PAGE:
Comment: Attracting the next-generation workforce

By: Carol McGeady, NZ Trucking Association


With the next-generation workforce entering the transport industry, NZ Trucking Associations shares handy tips on how to attract and retain them in your business

Most people are busy in their own lives and don’t reach out to share ideas or ask opinions. If it takes a village to raise a child, how many people are needed to run a transport company? Compliance, technology, and employment are all aspects that take you away from doing what you love.

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Programmes such as the New Zealand Certificate in Commercial Road Transport assist new heavy vehicle drivers to upskill beyond those required to be a licence holder

Often, people who don’t own a business are critical of business on many levels. The daily challenges are real for business owners, and even when the business grows, it becomes more challenging. You kind of get caught up in a whirlpool and quite often you can’t get out.

Transport companies are going to be different in 10 years’ times when the new younger generation come into the transport industry. How will you survive? They don’t want to work 70 hours and they want to be home on a weekend. That’s a generalisation but mostly true. Work attitudes will be different, so can you adapt? If anyone was being honest, they would tell you some are entitled. 

Our generation has done that. We have created them. So, it’s time to adapt your business so you can survive until you retire. You must open your mind and have an enormous amount of patience but once you connect with them and understand how they think, you will find your business will shape itself into becoming a sustainable profitable one. 

The next generation will bring new ideas and you need to listen to those because those ideas will appeal to your future customers. One thing is for sure—they won’t do it your way if it’s labour-intensive. They want the latest and newest of equipment and technology.

As the driver shortage deepens, the new generation will start to pick and choose, so start thinking now how you can attract them to work for your business. Sometimes, it’s the little things that appeal, such as clean facilities and nice uniforms.

Ideas for attracting the new younger generation

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Cam Maxwell is an example of younger operators succeeding  in the industry

I am shocked at how some companies spend no money on their restrooms. Not only are they quite often filthy but they also haven’t seen a paint brush for years. It’s an easy fix. Employ a cleaner to come in and keep it well stocked. I recently visited a school restroom and on the bench was a collection of perfume, hairspray, and hand creams with a note saying, "you’re worth it". A good-quality uniform that fits your employees properly is also a plus.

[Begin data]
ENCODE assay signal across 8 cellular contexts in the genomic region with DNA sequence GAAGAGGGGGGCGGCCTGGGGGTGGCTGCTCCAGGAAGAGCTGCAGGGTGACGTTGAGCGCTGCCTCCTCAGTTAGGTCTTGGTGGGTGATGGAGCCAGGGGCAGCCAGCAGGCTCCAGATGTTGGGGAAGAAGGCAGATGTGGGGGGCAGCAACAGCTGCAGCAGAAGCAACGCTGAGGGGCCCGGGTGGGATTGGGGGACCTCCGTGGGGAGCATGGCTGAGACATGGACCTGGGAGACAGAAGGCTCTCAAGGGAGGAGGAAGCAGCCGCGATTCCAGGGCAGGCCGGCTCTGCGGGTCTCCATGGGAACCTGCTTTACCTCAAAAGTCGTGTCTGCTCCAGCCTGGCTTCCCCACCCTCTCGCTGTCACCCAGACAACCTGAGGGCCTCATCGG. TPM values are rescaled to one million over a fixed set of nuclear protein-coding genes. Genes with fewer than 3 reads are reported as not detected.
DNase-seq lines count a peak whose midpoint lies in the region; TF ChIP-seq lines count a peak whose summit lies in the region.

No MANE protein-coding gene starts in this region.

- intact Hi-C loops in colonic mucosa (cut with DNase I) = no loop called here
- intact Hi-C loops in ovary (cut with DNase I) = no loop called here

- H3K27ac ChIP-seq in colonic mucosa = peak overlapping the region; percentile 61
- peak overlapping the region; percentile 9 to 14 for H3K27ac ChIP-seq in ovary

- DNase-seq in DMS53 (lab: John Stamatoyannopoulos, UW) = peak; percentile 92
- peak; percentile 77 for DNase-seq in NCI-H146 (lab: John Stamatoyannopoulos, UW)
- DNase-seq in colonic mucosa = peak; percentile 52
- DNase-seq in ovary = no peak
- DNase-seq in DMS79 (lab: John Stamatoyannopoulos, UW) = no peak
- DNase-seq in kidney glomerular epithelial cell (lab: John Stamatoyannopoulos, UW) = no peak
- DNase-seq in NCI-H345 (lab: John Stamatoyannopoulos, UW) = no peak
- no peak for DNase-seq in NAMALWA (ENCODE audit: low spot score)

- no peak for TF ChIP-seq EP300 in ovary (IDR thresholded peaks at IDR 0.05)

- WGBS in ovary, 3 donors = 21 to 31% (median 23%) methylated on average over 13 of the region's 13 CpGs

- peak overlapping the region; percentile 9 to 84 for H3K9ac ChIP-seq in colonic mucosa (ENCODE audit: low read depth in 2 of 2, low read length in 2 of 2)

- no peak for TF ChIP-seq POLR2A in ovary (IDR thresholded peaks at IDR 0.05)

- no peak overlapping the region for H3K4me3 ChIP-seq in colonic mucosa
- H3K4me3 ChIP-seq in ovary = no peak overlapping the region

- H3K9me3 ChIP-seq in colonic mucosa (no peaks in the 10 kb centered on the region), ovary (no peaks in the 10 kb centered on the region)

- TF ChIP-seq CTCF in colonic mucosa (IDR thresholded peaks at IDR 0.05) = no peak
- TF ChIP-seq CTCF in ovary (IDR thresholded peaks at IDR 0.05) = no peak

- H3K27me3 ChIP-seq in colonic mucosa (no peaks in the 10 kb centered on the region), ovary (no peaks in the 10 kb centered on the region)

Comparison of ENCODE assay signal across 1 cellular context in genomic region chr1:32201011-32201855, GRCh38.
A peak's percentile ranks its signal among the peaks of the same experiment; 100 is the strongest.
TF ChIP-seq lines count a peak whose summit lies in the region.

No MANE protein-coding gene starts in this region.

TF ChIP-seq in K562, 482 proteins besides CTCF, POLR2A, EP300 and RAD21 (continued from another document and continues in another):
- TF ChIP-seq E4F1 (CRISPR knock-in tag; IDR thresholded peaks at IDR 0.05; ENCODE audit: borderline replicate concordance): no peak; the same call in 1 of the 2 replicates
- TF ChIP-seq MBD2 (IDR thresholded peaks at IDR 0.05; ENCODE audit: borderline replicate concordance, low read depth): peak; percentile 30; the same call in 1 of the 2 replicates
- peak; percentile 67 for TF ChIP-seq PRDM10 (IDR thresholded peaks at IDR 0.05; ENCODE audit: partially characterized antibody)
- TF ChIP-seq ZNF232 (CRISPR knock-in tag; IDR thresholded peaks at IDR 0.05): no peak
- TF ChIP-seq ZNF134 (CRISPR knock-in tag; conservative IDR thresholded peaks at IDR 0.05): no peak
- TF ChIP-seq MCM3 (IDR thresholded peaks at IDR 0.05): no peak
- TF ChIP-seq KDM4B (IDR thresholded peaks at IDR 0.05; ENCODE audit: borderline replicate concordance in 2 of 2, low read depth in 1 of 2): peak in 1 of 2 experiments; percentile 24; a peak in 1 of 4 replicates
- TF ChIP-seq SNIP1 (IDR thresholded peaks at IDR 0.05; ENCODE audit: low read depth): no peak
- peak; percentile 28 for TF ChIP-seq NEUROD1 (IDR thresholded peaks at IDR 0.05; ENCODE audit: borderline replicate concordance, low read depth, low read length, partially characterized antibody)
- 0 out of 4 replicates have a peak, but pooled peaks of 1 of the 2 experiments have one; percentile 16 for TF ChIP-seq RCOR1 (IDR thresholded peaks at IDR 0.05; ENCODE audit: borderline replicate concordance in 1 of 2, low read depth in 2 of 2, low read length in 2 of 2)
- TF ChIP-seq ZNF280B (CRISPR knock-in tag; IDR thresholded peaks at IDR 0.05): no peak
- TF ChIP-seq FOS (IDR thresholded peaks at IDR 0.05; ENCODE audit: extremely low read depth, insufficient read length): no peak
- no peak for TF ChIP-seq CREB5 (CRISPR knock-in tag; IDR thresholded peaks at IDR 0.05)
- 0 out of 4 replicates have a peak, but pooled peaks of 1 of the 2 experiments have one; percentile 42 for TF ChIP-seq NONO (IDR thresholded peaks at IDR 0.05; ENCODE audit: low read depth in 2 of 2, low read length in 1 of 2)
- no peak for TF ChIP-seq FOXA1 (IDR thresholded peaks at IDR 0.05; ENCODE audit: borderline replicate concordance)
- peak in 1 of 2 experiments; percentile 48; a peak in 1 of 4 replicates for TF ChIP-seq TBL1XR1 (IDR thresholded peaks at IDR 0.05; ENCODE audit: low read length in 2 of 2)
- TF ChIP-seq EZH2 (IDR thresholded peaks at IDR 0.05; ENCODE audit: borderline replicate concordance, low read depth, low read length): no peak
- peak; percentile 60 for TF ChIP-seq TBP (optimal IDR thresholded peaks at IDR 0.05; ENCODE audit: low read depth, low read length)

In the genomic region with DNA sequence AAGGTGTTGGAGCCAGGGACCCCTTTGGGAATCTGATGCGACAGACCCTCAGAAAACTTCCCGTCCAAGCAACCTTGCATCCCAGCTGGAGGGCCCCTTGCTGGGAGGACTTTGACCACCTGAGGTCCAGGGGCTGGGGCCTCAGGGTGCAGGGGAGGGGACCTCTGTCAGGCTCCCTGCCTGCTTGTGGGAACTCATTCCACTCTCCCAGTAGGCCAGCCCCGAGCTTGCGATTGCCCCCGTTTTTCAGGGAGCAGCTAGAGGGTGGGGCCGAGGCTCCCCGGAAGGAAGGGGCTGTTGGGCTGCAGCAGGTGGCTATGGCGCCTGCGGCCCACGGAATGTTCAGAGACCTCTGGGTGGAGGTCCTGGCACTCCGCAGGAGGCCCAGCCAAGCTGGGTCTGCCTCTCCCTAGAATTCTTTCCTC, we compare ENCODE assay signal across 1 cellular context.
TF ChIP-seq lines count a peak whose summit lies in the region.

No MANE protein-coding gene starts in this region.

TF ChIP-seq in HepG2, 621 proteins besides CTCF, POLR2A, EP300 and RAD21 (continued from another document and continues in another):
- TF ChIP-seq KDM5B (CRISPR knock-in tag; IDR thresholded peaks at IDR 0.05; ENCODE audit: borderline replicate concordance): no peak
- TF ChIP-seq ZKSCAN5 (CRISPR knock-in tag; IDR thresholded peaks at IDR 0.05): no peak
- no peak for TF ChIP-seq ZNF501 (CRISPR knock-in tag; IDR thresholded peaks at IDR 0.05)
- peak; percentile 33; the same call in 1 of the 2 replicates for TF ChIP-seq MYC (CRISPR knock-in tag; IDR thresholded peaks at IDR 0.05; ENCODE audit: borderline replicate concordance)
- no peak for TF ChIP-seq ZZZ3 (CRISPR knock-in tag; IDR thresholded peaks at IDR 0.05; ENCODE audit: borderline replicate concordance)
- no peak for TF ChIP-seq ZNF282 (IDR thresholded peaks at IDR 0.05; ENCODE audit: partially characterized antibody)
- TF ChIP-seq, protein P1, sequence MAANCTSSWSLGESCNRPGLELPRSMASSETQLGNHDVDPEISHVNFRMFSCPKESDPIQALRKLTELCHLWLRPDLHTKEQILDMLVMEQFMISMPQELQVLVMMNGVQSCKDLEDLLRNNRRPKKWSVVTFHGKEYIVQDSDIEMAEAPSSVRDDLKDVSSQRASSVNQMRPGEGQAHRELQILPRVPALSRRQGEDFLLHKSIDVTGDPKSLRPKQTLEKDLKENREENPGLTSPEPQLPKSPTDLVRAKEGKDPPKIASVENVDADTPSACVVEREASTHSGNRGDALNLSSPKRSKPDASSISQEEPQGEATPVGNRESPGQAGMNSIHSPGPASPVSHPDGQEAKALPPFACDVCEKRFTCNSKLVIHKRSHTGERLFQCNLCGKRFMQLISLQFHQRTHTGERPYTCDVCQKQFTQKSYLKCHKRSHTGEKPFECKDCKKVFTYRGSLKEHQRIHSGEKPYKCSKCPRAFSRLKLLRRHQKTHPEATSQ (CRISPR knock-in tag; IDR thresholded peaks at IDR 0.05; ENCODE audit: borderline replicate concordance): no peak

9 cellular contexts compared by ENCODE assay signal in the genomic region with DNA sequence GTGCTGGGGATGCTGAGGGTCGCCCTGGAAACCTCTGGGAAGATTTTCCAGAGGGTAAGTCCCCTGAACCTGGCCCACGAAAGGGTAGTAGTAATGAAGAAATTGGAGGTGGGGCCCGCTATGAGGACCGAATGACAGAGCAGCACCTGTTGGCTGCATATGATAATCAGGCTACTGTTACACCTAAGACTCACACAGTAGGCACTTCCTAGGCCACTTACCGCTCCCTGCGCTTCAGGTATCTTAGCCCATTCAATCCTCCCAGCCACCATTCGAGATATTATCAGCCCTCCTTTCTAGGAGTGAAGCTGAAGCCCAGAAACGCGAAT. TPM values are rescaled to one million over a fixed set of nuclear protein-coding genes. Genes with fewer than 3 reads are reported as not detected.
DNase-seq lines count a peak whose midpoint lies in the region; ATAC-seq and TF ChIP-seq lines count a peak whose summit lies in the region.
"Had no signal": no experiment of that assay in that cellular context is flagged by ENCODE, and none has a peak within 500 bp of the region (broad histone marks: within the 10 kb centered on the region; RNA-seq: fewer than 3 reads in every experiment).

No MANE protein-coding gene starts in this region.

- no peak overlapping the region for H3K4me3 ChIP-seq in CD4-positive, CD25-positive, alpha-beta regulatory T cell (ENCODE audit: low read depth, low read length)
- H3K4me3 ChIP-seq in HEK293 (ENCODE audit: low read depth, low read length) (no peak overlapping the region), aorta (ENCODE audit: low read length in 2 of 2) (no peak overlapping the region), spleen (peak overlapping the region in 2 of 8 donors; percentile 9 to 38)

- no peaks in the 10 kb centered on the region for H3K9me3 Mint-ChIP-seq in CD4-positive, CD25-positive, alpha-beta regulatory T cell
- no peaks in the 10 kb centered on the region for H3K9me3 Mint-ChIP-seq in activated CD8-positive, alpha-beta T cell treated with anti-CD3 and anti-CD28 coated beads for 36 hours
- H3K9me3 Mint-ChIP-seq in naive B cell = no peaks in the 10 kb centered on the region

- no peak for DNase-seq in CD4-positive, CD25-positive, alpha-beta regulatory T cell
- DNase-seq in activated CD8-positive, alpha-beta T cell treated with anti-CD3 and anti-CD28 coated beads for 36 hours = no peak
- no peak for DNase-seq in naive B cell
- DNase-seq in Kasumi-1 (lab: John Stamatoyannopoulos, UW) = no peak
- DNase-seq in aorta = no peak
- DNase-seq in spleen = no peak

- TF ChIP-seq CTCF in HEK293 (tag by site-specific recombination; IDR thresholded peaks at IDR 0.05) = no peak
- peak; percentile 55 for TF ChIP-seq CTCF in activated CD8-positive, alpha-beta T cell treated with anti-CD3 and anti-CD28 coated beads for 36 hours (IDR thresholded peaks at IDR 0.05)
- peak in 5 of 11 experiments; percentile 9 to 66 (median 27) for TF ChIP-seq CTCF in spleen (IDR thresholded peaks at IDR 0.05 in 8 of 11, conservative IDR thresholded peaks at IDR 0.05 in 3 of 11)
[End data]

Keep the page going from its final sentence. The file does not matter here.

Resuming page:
What about supplying a work vehicle? It doesn’t have to be new; it could be a second-hand ute or small car. This is hugely attractive for a young person and the cost to you is minimal in the scheme of it.

You don’t have to provide fuel, but you could provide fuel as a reward for a good health and safety record. Building up a fleet of vehicles, nicely branded up, can be a good look for your company. You now have a double use for the vehicle; it’s a billboard for your company and your staff will value the job because it comes with a vehicle. A car is hard to give up, so the staff will stay longer.

Join in with positive activities that are changing the image of the industry, such as driving competitions, truck shows, and anything that promotes professionalism. Your staff needs to feel proud to work for you.

You want to get to a position where you have drivers on your waiting list. They want to work with you because of your culture and that’s what it’s all about—creating a culture in your business that attracts young people.

Introduce regular rewards such as grocery vouchers. I get so much feedback from drivers who receive them. Their partners love getting them, and it can make a huge difference to a weekly pay packet if they receive a $100 voucher.

Do a quarterly team building fun activity. Gone are the days of just providing a crate of beer. Young people like activities, such as bowling, hiking, running, or whatever your team enjoys; it’s a great way to keep them happy.

Have a draw each month or a raffle. The proceeds could go to a charity, but the prize is won by one of your staff members. That could include chrome, cleaning products, subscription to a trucking magazine, or anything that appeals to them. At NZ Trucking Association, we know that associations will look different in 10 years’ time. The younger generation will have to understand a value proposition as to why to join.

We are constantly reviewing what it means to be a member and what benefit it is for a young person. They won’t have the same loyalty as the previous generations have, so they will change to suit themselves.

Communication, which is a big part of the association’s activities, will be totally different. Emails will be a thing of the past. Unless it’s an app and accessed by one finger, they won’t look it up. We can track this already with our hits on the website.

So we are busy evolving because we are planning to be here in the future. That’s why we host events and plan activities—to attract young people to learn about us and to help improve the image of the industry.

Current major activities include Trucking Industry Summit, Transport Hub at the Careers Expo, Brisbane Trucking Tour (16 to 19 May), and TMC Trailers Trucking Industry Show (20 to 21 March 2020).

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